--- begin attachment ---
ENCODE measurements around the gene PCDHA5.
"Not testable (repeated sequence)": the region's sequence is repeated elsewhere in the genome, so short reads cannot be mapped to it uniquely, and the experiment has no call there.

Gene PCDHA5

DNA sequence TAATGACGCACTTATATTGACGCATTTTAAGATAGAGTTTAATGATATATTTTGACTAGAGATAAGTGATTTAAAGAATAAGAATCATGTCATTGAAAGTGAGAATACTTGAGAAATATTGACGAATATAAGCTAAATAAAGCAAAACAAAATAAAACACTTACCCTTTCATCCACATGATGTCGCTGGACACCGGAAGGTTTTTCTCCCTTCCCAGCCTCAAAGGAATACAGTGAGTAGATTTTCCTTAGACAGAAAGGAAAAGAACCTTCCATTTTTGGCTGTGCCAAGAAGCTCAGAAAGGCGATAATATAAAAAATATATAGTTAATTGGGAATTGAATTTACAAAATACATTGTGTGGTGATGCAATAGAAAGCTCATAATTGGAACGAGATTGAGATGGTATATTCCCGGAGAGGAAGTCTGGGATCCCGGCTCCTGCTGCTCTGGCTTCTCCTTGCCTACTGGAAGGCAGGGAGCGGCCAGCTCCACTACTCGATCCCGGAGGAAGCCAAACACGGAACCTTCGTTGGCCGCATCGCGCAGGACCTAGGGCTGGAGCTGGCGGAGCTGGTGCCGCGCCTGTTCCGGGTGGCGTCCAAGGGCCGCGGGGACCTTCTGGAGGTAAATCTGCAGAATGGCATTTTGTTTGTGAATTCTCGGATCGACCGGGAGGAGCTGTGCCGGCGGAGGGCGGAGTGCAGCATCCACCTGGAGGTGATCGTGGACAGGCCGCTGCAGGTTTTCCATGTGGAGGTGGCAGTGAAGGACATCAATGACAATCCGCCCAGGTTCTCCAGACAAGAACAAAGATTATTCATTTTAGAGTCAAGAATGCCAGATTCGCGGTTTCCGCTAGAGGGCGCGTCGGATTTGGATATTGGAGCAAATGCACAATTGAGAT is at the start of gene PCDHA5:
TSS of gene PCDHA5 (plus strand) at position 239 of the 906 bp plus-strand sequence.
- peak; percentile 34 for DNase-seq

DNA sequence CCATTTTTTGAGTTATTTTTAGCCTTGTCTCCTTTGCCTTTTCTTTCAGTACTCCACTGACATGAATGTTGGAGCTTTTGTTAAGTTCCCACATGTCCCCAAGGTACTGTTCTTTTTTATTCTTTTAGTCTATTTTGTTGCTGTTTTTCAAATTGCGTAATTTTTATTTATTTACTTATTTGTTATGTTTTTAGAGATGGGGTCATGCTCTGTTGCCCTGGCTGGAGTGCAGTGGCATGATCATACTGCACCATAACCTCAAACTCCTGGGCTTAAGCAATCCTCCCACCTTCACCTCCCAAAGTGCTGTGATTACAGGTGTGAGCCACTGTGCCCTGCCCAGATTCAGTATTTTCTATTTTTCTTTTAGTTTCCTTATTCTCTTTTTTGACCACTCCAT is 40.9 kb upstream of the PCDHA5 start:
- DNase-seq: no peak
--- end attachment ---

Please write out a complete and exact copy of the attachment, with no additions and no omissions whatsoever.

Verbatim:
ENCODE measurements around the gene PCDHA5.
"Not testable (repeated sequence)": the region's sequence is repeated elsewhere in the genome, so short reads cannot be mapped to it uniquely, and the experiment has no call there.

Gene PCDHA5

DNA sequence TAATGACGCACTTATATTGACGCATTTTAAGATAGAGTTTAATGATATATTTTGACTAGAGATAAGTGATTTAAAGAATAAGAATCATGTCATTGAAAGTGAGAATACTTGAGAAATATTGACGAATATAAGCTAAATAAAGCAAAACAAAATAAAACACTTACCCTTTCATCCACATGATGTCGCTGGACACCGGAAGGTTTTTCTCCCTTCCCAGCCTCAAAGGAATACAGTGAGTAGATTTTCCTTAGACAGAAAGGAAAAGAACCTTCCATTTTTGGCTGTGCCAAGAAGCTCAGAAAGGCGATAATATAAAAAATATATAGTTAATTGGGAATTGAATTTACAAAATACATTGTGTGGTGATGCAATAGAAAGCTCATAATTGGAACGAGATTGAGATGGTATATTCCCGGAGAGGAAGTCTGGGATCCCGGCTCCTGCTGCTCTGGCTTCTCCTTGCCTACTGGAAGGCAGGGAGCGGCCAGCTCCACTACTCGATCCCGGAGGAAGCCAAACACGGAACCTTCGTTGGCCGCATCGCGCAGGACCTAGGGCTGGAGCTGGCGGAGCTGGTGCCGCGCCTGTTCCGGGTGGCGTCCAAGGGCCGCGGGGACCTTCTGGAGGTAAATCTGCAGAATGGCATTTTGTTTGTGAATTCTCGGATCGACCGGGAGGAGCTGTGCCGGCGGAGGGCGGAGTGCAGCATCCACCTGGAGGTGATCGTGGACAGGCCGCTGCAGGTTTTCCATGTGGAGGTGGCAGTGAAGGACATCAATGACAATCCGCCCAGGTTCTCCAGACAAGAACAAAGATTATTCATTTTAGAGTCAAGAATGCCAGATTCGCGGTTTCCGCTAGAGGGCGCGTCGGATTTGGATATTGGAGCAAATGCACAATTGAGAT is at the start of gene PCDHA5:
TSS of gene PCDHA5 (plus strand) at position 239 of the 906 bp plus-strand sequence.
- peak; percentile 34 for DNase-seq

DNA sequence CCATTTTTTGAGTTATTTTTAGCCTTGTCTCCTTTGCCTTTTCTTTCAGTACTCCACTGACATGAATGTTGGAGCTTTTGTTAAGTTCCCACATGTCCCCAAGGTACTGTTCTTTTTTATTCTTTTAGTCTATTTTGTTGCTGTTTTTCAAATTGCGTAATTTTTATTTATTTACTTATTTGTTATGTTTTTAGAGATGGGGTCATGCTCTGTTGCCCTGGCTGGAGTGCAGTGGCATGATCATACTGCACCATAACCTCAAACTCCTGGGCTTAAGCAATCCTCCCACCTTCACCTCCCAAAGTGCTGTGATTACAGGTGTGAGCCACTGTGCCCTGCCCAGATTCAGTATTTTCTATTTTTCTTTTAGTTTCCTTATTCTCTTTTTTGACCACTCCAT is 40.9 kb upstream of the PCDHA5 start:
- DNase-seq: no peak